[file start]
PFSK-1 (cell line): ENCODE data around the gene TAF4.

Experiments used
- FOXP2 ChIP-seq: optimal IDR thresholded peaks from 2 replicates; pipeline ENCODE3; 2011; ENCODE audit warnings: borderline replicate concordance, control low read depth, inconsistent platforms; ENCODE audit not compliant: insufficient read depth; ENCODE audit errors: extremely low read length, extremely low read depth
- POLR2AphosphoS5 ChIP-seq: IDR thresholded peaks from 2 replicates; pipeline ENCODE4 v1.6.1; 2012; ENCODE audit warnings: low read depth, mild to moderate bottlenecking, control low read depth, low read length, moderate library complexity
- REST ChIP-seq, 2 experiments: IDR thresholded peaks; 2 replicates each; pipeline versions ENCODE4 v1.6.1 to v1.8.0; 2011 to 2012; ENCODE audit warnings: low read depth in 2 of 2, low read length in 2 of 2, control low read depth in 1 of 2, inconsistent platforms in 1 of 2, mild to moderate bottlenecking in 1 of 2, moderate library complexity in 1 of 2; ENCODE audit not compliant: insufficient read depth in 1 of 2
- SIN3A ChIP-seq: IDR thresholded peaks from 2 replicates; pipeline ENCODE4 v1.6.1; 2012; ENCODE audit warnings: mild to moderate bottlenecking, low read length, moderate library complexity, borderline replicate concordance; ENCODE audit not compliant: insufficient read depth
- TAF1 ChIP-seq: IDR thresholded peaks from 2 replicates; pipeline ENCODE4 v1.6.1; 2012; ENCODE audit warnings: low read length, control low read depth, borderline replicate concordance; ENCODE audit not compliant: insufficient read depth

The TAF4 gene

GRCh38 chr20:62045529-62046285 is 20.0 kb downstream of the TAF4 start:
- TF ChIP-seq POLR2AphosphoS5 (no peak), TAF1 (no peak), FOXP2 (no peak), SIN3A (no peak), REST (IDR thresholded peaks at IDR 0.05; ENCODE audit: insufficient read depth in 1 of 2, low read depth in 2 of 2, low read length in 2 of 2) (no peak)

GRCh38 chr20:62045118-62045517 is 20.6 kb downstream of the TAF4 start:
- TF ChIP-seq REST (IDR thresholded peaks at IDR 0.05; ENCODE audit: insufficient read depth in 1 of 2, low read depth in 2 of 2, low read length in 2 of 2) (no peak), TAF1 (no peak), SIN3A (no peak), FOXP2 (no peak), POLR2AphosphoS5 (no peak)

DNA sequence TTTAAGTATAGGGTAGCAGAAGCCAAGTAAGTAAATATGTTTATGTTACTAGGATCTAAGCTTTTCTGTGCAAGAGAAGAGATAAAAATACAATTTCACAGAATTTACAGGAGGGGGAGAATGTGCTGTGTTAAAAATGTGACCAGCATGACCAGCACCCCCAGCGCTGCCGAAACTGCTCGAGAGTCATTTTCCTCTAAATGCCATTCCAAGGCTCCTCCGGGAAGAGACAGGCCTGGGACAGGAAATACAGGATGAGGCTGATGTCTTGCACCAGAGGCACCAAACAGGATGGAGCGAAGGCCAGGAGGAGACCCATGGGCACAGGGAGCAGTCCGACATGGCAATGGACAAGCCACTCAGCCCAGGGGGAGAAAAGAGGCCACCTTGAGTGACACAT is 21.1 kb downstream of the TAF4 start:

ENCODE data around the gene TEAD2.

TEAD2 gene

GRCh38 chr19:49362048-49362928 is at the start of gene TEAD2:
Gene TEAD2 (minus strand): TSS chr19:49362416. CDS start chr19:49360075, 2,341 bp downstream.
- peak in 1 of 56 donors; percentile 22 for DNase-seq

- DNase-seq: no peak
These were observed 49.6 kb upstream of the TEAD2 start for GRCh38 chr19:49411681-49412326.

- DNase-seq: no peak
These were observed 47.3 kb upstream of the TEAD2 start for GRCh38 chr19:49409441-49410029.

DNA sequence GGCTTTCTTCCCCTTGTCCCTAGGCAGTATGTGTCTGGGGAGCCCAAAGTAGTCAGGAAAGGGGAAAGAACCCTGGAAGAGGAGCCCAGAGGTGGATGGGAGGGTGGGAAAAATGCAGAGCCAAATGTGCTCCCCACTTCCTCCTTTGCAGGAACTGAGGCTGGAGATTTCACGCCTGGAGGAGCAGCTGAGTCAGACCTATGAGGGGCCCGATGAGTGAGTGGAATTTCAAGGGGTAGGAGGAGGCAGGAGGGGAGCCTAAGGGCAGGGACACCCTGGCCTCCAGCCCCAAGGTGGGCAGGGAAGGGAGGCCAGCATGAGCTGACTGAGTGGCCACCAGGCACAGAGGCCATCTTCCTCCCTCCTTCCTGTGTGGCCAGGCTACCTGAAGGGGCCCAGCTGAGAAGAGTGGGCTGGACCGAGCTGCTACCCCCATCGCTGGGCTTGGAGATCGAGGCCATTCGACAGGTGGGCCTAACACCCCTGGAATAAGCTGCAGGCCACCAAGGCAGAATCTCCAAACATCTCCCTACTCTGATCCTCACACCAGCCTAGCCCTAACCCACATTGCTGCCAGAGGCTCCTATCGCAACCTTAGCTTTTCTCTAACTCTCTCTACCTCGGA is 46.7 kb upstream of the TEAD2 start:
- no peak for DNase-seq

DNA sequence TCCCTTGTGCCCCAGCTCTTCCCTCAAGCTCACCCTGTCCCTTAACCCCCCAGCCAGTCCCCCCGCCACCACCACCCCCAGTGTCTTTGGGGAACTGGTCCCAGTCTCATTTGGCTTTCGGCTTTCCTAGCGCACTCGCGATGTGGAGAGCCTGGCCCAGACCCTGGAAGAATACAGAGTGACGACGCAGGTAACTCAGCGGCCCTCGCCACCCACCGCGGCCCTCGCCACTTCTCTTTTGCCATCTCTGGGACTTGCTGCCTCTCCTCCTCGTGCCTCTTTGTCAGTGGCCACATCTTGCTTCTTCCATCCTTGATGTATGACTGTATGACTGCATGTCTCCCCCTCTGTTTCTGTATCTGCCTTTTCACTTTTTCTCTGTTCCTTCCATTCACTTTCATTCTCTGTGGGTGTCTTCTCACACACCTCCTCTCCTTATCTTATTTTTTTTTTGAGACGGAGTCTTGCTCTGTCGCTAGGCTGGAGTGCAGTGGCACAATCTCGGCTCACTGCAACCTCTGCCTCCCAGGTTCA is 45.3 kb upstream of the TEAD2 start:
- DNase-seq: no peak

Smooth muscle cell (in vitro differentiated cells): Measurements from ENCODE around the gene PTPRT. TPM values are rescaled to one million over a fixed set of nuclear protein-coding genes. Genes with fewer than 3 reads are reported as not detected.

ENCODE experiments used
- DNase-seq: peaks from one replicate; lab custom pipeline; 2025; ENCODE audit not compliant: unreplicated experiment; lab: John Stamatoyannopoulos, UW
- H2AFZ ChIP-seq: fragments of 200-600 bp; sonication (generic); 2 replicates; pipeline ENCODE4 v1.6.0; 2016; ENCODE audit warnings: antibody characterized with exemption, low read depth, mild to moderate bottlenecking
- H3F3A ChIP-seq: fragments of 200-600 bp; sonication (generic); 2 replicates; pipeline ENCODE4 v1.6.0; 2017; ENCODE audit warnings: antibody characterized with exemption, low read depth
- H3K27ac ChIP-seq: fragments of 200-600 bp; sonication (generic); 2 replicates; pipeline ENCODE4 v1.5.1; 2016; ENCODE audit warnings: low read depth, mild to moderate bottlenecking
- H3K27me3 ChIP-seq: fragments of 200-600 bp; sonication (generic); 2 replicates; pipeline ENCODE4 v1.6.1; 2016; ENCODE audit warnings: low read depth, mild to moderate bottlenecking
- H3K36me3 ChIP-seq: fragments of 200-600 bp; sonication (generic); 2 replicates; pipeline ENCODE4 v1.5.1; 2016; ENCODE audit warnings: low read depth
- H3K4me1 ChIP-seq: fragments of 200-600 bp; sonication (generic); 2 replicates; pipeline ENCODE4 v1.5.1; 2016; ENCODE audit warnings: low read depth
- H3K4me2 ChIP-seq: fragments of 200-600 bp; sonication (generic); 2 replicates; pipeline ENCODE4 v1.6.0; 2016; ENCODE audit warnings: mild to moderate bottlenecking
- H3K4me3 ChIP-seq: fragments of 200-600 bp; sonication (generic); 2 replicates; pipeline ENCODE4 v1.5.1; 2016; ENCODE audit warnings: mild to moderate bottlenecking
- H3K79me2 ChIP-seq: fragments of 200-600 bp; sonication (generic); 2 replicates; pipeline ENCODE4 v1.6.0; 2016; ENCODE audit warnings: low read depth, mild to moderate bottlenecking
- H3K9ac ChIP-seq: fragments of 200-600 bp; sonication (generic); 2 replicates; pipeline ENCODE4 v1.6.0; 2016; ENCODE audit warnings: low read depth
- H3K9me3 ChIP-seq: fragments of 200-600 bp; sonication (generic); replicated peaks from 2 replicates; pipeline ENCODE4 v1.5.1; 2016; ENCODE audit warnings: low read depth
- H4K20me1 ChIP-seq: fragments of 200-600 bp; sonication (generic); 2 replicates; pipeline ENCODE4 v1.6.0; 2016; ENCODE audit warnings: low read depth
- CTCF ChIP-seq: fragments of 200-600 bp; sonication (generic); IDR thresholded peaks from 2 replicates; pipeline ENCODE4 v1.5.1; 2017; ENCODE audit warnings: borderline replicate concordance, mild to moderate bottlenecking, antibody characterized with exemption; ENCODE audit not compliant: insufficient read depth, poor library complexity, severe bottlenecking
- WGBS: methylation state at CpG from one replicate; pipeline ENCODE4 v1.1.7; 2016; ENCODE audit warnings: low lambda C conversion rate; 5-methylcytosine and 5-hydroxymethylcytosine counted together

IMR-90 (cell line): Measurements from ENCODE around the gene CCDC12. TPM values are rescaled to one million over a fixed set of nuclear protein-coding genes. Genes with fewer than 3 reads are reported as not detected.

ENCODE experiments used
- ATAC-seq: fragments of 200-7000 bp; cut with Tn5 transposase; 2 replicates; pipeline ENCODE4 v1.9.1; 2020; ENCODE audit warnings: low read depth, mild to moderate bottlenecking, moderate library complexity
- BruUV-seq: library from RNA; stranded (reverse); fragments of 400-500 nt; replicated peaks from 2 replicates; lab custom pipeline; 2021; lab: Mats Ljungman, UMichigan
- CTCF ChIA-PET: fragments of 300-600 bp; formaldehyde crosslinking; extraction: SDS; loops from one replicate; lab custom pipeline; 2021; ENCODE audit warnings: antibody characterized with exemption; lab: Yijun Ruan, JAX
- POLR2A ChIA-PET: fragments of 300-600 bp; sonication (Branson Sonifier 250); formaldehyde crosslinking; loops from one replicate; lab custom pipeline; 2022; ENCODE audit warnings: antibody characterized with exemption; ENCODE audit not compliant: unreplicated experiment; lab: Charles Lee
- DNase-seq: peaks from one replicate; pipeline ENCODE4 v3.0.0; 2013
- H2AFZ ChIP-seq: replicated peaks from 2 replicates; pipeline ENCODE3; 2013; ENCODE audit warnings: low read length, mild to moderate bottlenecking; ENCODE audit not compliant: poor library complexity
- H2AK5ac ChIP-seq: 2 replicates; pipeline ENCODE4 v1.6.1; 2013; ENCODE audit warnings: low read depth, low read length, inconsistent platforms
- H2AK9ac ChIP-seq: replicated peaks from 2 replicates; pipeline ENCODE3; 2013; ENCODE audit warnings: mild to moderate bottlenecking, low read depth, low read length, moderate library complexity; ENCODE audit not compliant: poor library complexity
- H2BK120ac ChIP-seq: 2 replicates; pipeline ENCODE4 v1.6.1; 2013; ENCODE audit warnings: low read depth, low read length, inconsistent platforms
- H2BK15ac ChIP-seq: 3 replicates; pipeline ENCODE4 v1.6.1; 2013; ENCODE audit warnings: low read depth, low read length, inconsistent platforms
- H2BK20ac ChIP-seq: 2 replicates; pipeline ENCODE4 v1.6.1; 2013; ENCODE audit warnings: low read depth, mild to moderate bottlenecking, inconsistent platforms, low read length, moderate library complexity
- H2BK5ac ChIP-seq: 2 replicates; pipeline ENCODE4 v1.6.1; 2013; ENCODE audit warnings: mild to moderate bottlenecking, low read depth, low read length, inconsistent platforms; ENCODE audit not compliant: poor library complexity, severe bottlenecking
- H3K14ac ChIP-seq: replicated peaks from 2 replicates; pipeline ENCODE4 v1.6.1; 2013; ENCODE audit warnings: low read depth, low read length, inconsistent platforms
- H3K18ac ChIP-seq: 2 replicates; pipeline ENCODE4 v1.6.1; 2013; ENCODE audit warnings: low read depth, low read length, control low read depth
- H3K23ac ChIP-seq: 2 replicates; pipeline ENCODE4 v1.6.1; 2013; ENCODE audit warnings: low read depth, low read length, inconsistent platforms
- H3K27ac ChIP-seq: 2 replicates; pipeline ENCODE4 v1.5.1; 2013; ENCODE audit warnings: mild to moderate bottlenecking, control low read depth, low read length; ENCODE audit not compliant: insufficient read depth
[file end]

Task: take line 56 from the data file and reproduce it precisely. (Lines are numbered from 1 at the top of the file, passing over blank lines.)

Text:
- H2BK20ac ChIP-seq: 2 replicates; pipeline ENCODE4 v1.6.1; 2013; ENCODE audit warnings: low read depth, mild to moderate bottlenecking, inconsistent platforms, low read length, moderate library complexity